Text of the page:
Hiring for ‘emotional intelligence’ is now a priority – Steve Slocombe, GRS

Steve Slocombe, founder of GRS Recruitment, the largest recruiter in Cyprus, talks about the latest trends in hiring, in an interview with the Cyprus Mail’s Careers Express.

Slocombe notes the growing importance of ‘emotional intelligence.’

“I’d like to say we must never underestimate the importance and value of education, and educational qualifications. However, we have seen a trend develop over the last few years, not just in Cyprus, but globally. Companies are requiring more from their employees than just academic qualifications. They are now taking into account emotional intelligence as well as academic intelligence — both are now equally  important.

Markets are becoming increasingly competitive.  And in many fields, customers demand a better quality of service and delivery. To deliver this, employees have able to communicate effectively, with what is known as emotional intelligence.

People react to how they’re treated. And you know, we’ve all had bad customer service: What happens is you take your business elsewhere, and you tell the story to everyone you know. It’s about engaging with your customer, with your client, and also with your colleagues. If an employee is not a great communicator, and cannot connect with colleagues and customers, despite having a wealth of qualifications, they will not go as far as somebody who has a high EQ, and not necessarily just a high IQ.”

This concern with communication has given the so-called ‘soft skills’ a new importance, Slocombe notes.

“Let’s be clear. If you’re a chartered accountant, you need to have high-level qualifications and the high grades that will make you stand out from the other applicants. But you will have to show that you can do more than that. It’s no longer just about being able to do a job. It’s about being able to upsell to your client and being able to manage that relationship with the client. Soft skills are increasingly important. Candidates often do not realise the importance of being able to communicate and engage with their potential employer and their colleagues, and then ultimately, the customers and clients of their employer.”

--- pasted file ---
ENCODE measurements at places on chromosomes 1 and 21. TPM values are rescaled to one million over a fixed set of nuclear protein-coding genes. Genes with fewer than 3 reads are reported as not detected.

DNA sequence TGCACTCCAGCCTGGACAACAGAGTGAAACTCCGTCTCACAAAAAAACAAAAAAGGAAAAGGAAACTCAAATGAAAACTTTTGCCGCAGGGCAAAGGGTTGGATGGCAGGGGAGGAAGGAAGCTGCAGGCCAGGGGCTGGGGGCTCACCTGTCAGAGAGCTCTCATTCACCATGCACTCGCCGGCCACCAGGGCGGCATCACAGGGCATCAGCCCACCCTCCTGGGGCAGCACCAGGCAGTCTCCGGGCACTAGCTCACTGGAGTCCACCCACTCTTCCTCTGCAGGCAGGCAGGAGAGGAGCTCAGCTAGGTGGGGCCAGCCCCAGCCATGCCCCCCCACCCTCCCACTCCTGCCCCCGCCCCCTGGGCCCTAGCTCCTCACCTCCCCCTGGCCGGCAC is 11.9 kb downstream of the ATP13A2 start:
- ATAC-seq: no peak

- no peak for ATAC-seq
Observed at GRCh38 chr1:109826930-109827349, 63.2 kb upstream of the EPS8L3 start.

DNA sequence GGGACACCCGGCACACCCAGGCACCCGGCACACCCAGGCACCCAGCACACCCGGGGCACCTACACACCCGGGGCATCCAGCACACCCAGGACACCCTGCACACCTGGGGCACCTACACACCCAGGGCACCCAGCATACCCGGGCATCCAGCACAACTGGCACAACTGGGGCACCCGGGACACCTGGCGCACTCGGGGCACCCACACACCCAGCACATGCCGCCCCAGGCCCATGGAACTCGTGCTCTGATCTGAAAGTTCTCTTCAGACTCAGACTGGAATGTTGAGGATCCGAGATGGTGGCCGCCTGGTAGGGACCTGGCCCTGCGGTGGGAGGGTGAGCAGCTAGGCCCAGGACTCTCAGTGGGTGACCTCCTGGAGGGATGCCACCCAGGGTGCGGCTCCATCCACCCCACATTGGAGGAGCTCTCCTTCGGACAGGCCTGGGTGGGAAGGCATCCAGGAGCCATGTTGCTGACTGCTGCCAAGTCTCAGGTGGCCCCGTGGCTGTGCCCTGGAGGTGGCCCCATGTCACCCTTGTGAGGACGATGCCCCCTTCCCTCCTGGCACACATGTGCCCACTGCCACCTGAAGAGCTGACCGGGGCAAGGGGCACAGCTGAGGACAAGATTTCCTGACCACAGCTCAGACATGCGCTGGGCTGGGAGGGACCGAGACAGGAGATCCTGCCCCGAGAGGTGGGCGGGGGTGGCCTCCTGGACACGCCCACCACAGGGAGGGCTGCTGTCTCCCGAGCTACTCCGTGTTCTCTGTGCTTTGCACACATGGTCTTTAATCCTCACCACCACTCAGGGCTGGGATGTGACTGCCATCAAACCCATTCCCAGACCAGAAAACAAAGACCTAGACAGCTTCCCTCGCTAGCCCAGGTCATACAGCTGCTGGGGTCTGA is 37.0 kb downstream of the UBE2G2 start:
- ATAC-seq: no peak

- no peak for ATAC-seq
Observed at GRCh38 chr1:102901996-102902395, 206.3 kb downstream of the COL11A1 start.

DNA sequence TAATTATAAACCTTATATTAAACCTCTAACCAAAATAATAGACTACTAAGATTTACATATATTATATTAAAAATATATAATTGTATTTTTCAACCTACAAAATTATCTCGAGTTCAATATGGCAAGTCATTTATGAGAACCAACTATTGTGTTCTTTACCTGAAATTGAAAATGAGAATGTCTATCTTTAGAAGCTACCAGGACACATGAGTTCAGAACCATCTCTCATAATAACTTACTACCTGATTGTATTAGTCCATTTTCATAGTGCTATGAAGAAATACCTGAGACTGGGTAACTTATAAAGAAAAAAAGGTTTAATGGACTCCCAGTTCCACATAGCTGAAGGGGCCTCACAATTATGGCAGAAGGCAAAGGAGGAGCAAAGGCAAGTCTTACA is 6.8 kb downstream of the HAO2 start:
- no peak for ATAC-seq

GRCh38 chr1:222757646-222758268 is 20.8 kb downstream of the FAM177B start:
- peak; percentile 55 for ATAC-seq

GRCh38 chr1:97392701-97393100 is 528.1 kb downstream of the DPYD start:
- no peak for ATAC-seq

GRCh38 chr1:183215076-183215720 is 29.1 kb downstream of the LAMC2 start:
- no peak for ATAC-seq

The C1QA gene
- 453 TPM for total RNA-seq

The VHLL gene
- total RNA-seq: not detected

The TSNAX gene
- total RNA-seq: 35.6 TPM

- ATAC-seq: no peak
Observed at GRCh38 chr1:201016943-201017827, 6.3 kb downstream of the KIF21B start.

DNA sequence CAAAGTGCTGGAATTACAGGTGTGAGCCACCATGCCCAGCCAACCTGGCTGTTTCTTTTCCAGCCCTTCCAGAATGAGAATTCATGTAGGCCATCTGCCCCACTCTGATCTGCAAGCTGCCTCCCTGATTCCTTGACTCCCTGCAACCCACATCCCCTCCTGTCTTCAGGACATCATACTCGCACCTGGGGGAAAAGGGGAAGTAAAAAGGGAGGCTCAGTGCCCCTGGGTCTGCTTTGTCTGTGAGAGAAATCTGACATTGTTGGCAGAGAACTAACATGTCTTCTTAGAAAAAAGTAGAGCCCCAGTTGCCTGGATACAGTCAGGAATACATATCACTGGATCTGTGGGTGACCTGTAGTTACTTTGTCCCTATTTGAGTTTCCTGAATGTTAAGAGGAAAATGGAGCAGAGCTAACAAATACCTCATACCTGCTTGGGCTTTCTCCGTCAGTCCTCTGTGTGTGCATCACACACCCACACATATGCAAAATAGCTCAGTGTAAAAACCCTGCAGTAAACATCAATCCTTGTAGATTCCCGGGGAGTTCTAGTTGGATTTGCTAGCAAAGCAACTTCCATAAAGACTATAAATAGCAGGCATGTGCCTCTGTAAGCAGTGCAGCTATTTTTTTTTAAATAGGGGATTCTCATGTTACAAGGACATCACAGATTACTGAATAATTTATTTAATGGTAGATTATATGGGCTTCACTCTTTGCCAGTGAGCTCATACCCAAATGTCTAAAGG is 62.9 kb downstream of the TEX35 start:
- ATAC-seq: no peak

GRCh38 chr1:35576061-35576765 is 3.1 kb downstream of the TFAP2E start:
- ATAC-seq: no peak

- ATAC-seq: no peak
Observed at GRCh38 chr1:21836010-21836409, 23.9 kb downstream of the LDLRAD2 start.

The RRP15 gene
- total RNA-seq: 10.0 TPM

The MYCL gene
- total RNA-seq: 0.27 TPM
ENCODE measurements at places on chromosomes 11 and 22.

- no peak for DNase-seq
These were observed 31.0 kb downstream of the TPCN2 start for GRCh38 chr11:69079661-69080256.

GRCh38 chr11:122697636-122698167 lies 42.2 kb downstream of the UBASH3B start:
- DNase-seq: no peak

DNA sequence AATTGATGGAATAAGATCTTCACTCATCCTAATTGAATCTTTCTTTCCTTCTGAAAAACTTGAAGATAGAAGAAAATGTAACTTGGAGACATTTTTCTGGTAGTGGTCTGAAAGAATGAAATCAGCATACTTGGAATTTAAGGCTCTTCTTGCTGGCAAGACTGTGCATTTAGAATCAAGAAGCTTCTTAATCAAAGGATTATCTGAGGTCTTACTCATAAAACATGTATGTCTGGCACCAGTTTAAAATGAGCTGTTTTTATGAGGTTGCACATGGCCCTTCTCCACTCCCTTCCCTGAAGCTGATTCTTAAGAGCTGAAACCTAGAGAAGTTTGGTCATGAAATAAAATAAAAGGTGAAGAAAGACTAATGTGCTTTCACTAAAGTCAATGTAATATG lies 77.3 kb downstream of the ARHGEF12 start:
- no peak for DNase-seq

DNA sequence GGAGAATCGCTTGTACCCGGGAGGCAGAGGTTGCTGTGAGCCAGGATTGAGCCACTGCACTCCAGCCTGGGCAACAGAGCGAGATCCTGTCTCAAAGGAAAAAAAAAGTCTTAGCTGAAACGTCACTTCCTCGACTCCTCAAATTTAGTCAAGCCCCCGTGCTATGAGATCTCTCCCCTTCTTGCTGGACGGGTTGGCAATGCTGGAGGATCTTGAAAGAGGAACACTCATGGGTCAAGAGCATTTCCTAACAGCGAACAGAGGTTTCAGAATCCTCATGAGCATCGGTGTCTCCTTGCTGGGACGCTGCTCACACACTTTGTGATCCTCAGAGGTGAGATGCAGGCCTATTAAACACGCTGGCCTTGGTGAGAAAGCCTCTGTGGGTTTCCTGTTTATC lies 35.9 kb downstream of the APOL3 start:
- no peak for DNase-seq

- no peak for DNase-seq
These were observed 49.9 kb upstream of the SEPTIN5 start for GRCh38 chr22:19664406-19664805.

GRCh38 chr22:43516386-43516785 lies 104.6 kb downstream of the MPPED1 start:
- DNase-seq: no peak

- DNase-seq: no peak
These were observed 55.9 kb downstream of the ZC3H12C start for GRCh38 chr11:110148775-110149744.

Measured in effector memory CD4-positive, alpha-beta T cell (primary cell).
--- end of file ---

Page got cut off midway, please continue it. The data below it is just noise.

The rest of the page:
How can job seekers demonstrate their skills?

It’s important for candidates to focus on how they communicate, and how they present themselves at interviews. People need to take a step back, and they need to be prepared for the interview, knowing about the company, preparing for interview questions. But they also have to have what we call a USP,  a unique selling point or unique selling pitch ready for a potential employer. Employers are more likely to hire confident and coherent individuals who can express themselves in a positive and succinct manner. And again, this goes back to the emotional intelligence: People sit up and take notice of somebody when they can talk, and when they can converse well. To me that is the key. How does this person pitch him or herself, and can they communicate well?